In my last post, I noted that the People’s Republic of China, while noisome, is in no position to challenge the United States, militarily or economically or in terms of influence. This is in part to a key attribute to America, one which other countries could adopt but most will not; assimilation of immigrants. For all the chatter, the fact is that the overwhelming majority of immigrants entering the United States want to be Americans, and the United States government has a genuine stake in observing the rights and interests of immigrants. As a consequence, the USA ends up effectively inoculated against internal revolt, as it is in everyone’s best interest to work within the system and for the system to be responsive. No, it’s not perfect but it’s functional, a thing beyond the claims of many Old World governments.

The United States annoys its rivals, because they sense an empire but cannot determine its place or nature. So, the French and Russians and Germans all fall back on false claims, because they do not understand the source of our ubiquitous accomplishments. It is this; the American Empire is not what it was in the days of Robber Barons, but has become the empire of ideals and hopes. Anyone can succeed in America, and rise in power and success to match anyone else. Anyone can come here, still hold their culture, yet still fully belong to the American Identity. Our Constitution still works for the most part, and the government even pays some attention to the people they work for. We can be bureaucratic, but we do not have Ministries of State. We have elitist mandarins, but the people at the top work to help common people. We admit our errors and repair them, and them we move ahead. There is not one country on the planet superior in concept or performance of morals and hope. That is also why we are copied, and our Constitution as well. The citizens understand that, even if the French never will.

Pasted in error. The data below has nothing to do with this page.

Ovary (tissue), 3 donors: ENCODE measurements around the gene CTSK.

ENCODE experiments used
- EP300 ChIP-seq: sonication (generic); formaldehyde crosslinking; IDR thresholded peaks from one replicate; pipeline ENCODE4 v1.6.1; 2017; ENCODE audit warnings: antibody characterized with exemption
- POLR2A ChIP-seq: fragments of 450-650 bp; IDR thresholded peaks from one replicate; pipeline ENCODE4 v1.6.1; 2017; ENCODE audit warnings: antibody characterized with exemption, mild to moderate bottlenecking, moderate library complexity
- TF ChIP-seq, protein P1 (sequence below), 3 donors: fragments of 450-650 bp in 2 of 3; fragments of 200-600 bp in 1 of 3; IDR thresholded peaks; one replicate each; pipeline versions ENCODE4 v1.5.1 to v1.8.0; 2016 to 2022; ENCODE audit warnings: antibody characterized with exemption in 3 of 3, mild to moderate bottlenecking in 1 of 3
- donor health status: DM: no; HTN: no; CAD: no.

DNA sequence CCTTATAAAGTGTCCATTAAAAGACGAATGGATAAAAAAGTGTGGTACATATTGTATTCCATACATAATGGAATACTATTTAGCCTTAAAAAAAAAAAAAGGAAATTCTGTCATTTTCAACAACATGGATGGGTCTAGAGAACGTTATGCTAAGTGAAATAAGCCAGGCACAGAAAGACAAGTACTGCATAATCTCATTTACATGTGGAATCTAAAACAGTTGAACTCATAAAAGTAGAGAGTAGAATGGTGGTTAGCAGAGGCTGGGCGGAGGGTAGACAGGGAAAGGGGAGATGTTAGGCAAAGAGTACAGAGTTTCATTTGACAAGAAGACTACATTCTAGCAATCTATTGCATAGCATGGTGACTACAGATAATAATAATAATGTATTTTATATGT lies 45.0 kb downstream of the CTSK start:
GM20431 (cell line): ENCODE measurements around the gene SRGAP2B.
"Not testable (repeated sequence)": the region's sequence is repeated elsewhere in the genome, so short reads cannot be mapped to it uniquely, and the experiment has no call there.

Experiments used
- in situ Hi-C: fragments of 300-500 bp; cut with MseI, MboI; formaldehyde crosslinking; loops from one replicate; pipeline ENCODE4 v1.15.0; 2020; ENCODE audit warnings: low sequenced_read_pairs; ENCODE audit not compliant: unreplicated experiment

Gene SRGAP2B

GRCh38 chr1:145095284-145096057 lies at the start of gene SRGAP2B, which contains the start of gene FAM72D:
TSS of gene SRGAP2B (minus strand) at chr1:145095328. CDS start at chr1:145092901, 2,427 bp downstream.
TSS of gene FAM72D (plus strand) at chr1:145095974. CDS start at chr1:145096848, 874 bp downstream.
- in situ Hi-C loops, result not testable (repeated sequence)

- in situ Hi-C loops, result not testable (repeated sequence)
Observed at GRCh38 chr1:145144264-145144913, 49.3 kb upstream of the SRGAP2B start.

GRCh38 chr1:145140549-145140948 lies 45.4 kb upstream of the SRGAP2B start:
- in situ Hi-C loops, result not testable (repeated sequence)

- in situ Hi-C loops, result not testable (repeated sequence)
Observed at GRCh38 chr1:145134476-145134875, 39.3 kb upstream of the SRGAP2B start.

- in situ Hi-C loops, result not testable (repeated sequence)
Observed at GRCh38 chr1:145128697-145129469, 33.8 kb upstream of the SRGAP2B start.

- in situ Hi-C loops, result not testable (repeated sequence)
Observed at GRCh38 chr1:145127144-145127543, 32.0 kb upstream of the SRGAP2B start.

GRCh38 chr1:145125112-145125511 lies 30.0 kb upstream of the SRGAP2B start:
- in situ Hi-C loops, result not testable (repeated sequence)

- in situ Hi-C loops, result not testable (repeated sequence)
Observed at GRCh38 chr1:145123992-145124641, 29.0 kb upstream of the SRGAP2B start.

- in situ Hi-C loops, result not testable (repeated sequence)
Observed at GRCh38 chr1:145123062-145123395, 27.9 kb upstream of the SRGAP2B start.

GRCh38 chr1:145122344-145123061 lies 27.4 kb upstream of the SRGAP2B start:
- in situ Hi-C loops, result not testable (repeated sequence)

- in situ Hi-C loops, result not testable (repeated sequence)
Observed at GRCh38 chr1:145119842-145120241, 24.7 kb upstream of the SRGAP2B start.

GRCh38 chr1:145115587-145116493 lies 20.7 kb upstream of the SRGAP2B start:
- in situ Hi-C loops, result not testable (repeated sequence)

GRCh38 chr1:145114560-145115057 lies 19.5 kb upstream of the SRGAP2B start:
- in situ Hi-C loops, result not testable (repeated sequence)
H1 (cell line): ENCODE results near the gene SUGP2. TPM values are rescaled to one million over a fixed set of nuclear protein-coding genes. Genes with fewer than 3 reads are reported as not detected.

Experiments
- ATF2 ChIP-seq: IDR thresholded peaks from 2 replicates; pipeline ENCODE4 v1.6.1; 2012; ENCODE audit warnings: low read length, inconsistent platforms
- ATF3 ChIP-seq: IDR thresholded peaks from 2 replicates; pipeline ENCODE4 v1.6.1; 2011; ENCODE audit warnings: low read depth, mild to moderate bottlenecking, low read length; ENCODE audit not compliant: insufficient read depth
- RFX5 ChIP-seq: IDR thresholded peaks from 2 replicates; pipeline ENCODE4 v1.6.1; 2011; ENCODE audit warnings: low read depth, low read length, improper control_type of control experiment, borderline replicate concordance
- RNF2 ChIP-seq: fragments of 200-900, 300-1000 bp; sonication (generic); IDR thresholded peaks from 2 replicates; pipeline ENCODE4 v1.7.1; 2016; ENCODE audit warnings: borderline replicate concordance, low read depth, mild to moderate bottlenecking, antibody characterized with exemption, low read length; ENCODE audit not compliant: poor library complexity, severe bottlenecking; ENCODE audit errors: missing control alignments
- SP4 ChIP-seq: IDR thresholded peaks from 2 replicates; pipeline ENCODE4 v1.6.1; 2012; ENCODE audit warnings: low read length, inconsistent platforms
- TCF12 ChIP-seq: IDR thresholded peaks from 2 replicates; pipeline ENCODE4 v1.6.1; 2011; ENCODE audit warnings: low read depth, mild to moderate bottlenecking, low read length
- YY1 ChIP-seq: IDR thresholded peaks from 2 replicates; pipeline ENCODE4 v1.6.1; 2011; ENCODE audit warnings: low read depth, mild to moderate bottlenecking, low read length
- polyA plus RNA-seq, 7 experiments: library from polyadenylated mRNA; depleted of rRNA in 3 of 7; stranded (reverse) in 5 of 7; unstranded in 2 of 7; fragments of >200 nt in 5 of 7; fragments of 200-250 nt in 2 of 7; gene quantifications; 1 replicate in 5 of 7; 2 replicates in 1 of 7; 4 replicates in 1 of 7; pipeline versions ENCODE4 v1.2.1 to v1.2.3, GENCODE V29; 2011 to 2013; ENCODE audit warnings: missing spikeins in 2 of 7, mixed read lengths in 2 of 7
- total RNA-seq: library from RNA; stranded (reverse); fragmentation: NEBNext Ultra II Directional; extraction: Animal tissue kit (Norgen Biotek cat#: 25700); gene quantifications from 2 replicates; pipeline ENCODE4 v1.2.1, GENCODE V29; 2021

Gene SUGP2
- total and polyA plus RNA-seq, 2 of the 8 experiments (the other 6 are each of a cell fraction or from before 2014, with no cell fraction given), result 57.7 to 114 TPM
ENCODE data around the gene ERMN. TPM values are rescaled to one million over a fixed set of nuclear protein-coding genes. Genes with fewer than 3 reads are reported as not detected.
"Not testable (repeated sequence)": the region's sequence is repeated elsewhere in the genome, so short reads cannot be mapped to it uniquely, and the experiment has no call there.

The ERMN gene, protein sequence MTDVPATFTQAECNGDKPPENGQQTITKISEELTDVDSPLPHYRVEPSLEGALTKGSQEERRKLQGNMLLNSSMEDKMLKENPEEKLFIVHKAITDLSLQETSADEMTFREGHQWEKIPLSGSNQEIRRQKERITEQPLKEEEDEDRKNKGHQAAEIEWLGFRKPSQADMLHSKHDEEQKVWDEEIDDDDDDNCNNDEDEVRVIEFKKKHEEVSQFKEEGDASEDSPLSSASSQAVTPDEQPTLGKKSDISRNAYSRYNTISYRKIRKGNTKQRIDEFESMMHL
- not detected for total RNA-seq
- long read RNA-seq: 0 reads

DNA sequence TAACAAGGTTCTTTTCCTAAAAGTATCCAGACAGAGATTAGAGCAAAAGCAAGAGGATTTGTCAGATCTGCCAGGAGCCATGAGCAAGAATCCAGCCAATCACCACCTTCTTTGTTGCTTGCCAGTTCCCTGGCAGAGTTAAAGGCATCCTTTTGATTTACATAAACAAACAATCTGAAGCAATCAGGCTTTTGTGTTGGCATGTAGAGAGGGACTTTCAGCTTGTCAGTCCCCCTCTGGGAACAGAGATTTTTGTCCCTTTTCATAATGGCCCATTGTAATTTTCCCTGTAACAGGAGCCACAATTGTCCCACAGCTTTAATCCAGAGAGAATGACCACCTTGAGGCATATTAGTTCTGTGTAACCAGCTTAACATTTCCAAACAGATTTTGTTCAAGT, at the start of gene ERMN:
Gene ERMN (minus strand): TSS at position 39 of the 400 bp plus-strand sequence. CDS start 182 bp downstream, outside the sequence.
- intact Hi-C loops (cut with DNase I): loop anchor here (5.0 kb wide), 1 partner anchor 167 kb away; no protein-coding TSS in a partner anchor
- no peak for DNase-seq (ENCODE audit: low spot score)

Monday, June 27, 2005

China The Bogeyman


Some centuries back, an explorer by the name of Marco Polo brought discovery of the “Middle Kingdom” to Europe, and with him came the seeds of many rumors. Among these were the sort that are still around today, including fears of conquest and alien customs. Throughout History, people have had to balance the fear of this foreign power with the lure of rich trade routes. It’s a sad commentary on modern History classes, that many people forget the motivation for Columbus’ expedition was to discover a shorter trade route from West Europe to India. The contact with China has often been founded on equally expeditious hopes.

Throughout the 20th Century, fears of threats from the Orient have long affected U.S. policies. It is not now commonly understood, that during the 1930s Japan was allowed to build its military, in part because China was seen as a greater threat. It is not commonly explained, that while many in the United States were confident that the U.S.S.R. would eventually fall of its own weight and American discipline, most were unsure of how to battle a reinvigorated Chinese dragon. During the Vietnam War, misconceptions about arrangements between Moscow and Peking (as it was then called) prevented the U.S. from acting effectively in the region, for fear that China would flood troops into Vietnam they way it had in Korea.